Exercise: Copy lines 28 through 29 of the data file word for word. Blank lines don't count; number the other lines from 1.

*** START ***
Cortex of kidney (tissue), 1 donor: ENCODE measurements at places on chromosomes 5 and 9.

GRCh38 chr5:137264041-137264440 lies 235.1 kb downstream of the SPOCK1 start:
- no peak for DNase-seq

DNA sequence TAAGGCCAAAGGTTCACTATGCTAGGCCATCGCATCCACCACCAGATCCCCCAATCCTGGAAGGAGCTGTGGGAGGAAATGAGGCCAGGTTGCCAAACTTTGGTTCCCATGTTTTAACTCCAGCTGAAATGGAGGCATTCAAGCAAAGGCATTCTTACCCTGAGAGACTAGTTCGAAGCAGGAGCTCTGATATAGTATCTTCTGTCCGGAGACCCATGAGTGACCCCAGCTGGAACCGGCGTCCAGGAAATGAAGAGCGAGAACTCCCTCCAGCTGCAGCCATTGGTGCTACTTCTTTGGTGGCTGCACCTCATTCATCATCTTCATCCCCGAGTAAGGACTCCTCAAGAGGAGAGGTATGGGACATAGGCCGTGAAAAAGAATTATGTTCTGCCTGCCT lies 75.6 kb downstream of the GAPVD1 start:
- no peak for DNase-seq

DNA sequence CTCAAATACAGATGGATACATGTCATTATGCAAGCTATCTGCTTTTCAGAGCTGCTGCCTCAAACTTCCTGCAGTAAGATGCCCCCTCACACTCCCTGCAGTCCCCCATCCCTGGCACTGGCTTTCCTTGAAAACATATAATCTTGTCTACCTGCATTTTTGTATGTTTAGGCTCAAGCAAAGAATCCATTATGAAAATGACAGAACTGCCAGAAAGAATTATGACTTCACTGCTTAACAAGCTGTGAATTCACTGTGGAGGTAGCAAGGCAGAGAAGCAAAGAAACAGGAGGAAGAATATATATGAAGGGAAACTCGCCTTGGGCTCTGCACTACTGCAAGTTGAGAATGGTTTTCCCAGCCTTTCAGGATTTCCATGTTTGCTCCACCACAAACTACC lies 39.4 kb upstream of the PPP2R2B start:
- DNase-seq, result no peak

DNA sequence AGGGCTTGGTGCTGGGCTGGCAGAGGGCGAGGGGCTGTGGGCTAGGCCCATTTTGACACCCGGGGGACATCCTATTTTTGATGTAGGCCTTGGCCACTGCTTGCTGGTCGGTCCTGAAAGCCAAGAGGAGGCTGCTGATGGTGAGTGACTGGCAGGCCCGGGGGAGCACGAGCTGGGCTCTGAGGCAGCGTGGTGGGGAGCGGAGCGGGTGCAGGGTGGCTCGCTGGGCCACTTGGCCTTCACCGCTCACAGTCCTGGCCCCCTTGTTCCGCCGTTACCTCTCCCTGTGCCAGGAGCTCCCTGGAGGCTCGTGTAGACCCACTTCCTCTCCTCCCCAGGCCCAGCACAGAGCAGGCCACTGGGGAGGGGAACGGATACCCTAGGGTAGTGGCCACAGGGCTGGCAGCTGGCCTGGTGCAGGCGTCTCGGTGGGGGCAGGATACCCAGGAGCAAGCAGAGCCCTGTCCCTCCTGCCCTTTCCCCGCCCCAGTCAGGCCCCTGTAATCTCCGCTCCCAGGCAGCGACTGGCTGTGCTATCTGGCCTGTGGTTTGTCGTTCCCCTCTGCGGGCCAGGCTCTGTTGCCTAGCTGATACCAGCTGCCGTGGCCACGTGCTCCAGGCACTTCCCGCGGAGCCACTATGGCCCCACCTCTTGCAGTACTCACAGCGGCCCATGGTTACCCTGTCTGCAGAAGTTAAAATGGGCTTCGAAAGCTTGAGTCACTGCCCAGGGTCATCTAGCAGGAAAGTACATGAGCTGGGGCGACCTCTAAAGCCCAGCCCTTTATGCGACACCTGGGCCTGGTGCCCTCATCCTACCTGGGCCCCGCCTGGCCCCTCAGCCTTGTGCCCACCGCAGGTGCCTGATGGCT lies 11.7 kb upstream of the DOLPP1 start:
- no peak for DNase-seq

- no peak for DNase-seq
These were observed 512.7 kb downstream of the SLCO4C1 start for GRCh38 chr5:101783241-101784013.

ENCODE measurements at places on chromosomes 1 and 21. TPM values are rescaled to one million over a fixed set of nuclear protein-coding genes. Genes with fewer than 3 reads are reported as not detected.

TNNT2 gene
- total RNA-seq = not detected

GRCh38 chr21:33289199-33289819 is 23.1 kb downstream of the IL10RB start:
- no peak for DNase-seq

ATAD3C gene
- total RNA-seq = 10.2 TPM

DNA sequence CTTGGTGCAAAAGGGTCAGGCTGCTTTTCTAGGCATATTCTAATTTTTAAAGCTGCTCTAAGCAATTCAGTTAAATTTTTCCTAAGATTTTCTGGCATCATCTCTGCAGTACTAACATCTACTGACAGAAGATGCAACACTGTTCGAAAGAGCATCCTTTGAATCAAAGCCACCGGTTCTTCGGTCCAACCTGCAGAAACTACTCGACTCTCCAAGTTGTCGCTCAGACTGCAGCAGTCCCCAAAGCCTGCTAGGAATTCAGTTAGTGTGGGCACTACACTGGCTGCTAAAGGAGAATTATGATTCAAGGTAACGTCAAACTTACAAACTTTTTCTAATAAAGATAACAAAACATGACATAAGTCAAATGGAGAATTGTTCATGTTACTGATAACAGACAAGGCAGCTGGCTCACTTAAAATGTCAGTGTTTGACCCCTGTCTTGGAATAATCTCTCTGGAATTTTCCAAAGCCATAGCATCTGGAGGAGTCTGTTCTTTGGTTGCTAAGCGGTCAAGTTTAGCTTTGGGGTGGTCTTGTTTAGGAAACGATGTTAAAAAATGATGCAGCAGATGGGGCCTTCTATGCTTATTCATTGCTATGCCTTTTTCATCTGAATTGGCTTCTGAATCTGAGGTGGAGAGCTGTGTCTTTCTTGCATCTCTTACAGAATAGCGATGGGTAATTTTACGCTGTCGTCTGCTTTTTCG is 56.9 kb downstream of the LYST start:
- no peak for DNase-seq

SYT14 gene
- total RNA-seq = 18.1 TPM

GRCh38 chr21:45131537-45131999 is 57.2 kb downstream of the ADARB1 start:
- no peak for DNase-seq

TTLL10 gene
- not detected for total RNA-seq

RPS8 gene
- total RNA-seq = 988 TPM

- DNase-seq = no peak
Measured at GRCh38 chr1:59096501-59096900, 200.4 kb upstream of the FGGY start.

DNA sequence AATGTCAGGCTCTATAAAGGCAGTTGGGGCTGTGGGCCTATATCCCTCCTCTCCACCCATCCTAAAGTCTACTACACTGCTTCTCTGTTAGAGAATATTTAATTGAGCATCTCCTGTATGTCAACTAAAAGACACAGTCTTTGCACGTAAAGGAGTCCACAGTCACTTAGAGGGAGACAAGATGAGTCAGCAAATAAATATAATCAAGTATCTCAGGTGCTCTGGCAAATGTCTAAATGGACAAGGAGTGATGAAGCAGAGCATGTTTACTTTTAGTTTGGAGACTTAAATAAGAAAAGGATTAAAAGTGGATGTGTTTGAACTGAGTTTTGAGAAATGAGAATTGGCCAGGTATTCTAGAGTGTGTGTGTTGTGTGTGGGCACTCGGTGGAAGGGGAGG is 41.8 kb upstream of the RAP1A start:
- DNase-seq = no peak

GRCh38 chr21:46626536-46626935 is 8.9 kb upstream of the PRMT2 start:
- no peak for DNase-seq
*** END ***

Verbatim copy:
- total RNA-seq = 988 TPM

- DNase-seq = no peak